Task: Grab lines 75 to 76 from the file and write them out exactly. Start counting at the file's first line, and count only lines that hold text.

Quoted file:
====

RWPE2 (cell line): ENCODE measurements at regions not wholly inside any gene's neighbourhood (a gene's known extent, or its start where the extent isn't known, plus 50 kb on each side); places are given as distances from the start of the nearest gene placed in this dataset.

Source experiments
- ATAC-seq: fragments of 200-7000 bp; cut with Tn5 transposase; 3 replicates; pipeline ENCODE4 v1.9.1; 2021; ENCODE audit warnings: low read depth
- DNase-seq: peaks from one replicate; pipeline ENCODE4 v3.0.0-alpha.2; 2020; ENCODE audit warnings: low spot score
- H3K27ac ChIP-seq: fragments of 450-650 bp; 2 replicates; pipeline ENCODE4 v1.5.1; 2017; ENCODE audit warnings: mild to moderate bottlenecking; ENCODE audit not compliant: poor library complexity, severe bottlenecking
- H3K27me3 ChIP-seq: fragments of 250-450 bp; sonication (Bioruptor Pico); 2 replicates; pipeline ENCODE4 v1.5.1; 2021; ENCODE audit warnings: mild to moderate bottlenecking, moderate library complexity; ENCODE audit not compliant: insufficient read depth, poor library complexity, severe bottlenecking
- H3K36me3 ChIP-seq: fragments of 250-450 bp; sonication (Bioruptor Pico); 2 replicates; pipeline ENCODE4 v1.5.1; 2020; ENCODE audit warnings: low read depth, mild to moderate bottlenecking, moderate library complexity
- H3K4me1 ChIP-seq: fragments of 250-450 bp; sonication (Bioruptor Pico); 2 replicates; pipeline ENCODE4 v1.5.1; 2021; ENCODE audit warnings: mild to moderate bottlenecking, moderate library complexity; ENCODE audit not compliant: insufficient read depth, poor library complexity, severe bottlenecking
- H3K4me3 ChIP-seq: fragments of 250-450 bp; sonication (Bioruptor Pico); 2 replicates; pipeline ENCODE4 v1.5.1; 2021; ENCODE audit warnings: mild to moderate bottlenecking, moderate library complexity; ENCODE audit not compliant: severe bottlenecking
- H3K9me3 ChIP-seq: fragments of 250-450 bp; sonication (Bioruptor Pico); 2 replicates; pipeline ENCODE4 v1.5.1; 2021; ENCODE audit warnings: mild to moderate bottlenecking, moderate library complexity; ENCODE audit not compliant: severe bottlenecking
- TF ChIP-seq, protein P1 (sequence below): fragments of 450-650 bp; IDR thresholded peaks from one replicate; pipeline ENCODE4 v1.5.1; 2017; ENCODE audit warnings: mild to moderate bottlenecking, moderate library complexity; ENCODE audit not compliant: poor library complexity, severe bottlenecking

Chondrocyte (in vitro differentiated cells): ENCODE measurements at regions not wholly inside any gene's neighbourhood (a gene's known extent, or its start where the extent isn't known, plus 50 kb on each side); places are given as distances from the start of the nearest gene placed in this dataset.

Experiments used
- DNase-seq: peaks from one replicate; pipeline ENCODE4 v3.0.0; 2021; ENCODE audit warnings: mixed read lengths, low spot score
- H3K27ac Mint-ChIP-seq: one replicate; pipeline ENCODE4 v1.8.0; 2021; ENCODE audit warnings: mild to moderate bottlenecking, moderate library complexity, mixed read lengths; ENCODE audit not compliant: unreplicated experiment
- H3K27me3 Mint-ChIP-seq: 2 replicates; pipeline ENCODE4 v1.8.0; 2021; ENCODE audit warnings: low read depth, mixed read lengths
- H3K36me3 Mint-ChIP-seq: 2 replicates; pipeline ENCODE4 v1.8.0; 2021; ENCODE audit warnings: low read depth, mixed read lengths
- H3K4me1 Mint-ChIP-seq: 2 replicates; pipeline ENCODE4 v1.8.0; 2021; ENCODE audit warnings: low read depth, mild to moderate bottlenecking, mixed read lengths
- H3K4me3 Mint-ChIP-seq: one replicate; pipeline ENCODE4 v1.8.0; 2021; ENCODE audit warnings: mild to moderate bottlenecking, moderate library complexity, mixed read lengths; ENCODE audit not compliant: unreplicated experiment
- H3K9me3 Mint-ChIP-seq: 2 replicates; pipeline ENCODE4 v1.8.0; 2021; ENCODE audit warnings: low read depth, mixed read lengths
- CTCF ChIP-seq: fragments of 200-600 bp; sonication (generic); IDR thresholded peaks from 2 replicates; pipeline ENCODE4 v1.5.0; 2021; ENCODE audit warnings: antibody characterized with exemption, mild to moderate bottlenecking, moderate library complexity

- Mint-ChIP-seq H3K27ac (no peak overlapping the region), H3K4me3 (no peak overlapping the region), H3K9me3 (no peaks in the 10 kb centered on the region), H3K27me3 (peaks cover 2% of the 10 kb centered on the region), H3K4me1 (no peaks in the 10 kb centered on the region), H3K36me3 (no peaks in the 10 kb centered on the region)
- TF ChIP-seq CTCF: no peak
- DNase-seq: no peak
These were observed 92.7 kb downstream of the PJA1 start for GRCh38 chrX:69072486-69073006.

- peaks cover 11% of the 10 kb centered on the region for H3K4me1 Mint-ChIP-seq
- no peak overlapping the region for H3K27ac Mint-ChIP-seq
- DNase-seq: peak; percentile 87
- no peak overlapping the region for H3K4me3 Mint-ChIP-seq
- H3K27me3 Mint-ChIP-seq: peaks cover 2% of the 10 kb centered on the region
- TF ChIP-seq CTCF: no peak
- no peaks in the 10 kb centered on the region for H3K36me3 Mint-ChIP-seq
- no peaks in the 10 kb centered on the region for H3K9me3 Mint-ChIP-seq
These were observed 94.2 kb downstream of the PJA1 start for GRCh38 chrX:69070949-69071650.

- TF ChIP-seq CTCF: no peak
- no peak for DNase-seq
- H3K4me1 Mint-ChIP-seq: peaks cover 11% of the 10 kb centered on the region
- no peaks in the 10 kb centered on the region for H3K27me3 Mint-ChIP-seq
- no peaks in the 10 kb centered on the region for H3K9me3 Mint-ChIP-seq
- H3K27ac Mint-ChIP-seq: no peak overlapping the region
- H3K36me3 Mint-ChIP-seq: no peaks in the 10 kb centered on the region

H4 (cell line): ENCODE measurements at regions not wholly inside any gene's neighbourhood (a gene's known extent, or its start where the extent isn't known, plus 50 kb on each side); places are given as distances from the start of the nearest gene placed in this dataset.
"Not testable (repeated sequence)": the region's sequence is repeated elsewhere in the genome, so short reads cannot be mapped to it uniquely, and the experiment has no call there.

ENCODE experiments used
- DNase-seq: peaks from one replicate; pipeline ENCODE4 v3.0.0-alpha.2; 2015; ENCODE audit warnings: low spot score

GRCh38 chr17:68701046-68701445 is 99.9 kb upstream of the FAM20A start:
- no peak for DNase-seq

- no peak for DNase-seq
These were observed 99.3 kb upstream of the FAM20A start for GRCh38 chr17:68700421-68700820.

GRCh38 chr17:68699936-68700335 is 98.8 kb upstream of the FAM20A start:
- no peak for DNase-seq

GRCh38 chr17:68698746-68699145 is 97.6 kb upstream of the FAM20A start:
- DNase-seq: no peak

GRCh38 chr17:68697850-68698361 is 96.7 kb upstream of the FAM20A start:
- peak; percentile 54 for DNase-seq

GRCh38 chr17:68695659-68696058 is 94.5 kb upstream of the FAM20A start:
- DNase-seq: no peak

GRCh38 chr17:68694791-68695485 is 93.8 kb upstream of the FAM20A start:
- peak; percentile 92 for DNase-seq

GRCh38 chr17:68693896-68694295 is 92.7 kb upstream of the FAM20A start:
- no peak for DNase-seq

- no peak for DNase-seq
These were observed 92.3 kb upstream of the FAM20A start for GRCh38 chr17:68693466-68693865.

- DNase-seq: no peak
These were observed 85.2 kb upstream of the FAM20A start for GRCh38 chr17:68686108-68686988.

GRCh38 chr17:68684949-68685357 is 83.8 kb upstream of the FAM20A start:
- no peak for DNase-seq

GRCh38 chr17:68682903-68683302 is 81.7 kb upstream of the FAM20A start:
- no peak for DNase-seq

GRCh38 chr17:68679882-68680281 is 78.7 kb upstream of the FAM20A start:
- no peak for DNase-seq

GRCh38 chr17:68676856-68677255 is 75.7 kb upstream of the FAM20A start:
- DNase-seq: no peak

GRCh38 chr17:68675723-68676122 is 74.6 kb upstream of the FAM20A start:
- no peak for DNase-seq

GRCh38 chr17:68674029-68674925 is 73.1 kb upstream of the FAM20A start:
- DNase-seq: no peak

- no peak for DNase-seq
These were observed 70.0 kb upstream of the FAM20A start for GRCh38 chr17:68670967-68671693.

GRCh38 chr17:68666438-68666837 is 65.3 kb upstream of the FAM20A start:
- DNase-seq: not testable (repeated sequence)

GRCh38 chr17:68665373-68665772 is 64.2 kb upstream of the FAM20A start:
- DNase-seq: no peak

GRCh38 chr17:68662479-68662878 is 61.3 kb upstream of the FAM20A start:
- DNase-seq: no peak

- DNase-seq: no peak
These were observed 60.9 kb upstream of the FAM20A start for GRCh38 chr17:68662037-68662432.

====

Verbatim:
- no peak for DNase-seq

GRCh38 chr17:68674029-68674925 is 73.1 kb upstream of the FAM20A start: